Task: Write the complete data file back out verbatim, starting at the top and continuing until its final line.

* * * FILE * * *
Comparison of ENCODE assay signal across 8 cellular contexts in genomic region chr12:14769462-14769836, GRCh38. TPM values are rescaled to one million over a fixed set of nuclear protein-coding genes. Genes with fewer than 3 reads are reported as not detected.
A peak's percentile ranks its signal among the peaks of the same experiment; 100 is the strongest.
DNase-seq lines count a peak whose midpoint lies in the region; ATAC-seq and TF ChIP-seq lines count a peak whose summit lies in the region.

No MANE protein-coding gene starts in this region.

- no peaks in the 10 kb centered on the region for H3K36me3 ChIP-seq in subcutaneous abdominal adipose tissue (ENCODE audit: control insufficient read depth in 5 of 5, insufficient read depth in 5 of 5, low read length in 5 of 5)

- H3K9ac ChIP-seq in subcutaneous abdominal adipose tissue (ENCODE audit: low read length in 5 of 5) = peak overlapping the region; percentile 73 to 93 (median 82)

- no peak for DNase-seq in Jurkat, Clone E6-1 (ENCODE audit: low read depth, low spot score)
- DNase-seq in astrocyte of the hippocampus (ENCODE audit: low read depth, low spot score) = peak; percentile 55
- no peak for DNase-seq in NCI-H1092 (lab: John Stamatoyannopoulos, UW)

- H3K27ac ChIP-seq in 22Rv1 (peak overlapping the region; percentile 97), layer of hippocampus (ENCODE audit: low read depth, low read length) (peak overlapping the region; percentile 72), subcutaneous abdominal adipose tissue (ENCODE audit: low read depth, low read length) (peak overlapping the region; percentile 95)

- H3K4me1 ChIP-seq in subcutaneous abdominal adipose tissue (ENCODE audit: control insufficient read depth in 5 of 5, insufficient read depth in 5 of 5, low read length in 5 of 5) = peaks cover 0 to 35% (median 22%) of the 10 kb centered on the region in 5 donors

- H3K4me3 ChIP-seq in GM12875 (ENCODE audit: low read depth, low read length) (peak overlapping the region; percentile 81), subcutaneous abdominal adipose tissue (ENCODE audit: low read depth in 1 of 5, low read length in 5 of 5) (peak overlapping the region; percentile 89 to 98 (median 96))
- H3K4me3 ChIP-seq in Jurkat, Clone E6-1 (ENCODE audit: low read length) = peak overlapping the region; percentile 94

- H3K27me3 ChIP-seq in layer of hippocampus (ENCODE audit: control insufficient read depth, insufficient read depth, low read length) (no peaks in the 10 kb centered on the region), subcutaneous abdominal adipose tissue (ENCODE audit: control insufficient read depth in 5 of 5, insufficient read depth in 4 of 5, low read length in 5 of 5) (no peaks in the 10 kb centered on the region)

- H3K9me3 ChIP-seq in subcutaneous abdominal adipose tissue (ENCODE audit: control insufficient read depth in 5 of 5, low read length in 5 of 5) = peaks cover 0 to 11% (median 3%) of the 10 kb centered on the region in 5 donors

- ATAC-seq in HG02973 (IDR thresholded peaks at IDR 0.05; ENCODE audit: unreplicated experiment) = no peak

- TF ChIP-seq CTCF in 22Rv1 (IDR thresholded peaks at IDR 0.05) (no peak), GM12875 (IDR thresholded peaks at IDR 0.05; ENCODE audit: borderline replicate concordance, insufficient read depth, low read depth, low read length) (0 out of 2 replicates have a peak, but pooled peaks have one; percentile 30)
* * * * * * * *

Comparison of ENCODE assay signal across 8 cellular contexts in genomic region chr12:14769462-14769836, GRCh38. TPM values are rescaled to one million over a fixed set of nuclear protein-coding genes. Genes with fewer than 3 reads are reported as not detected.
A peak's percentile ranks its signal among the peaks of the same experiment; 100 is the strongest.
DNase-seq lines count a peak whose midpoint lies in the region; ATAC-seq and TF ChIP-seq lines count a peak whose summit lies in the region.

No MANE protein-coding gene starts in this region.

- no peaks in the 10 kb centered on the region for H3K36me3 ChIP-seq in subcutaneous abdominal adipose tissue (ENCODE audit: control insufficient read depth in 5 of 5, insufficient read depth in 5 of 5, low read length in 5 of 5)

- H3K9ac ChIP-seq in subcutaneous abdominal adipose tissue (ENCODE audit: low read length in 5 of 5) = peak overlapping the region; percentile 73 to 93 (median 82)

- no peak for DNase-seq in Jurkat, Clone E6-1 (ENCODE audit: low read depth, low spot score)
- DNase-seq in astrocyte of the hippocampus (ENCODE audit: low read depth, low spot score) = peak; percentile 55
- no peak for DNase-seq in NCI-H1092 (lab: John Stamatoyannopoulos, UW)

- H3K27ac ChIP-seq in 22Rv1 (peak overlapping the region; percentile 97), layer of hippocampus (ENCODE audit: low read depth, low read length) (peak overlapping the region; percentile 72), subcutaneous abdominal adipose tissue (ENCODE audit: low read depth, low read length) (peak overlapping the region; percentile 95)

- H3K4me1 ChIP-seq in subcutaneous abdominal adipose tissue (ENCODE audit: control insufficient read depth in 5 of 5, insufficient read depth in 5 of 5, low read length in 5 of 5) = peaks cover 0 to 35% (median 22%) of the 10 kb centered on the region in 5 donors

- H3K4me3 ChIP-seq in GM12875 (ENCODE audit: low read depth, low read length) (peak overlapping the region; percentile 81), subcutaneous abdominal adipose tissue (ENCODE audit: low read depth in 1 of 5, low read length in 5 of 5) (peak overlapping the region; percentile 89 to 98 (median 96))
- H3K4me3 ChIP-seq in Jurkat, Clone E6-1 (ENCODE audit: low read length) = peak overlapping the region; percentile 94

- H3K27me3 ChIP-seq in layer of hippocampus (ENCODE audit: control insufficient read depth, insufficient read depth, low read length) (no peaks in the 10 kb centered on the region), subcutaneous abdominal adipose tissue (ENCODE audit: control insufficient read depth in 5 of 5, insufficient read depth in 4 of 5, low read length in 5 of 5) (no peaks in the 10 kb centered on the region)

- H3K9me3 ChIP-seq in subcutaneous abdominal adipose tissue (ENCODE audit: control insufficient read depth in 5 of 5, low read length in 5 of 5) = peaks cover 0 to 11% (median 3%) of the 10 kb centered on the region in 5 donors

- ATAC-seq in HG02973 (IDR thresholded peaks at IDR 0.05; ENCODE audit: unreplicated experiment) = no peak

- TF ChIP-seq CTCF in 22Rv1 (IDR thresholded peaks at IDR 0.05) (no peak), GM12875 (IDR thresholded peaks at IDR 0.05; ENCODE audit: borderline replicate concordance, insufficient read depth, low read depth, low read length) (0 out of 2 replicates have a peak, but pooled peaks have one; percentile 30)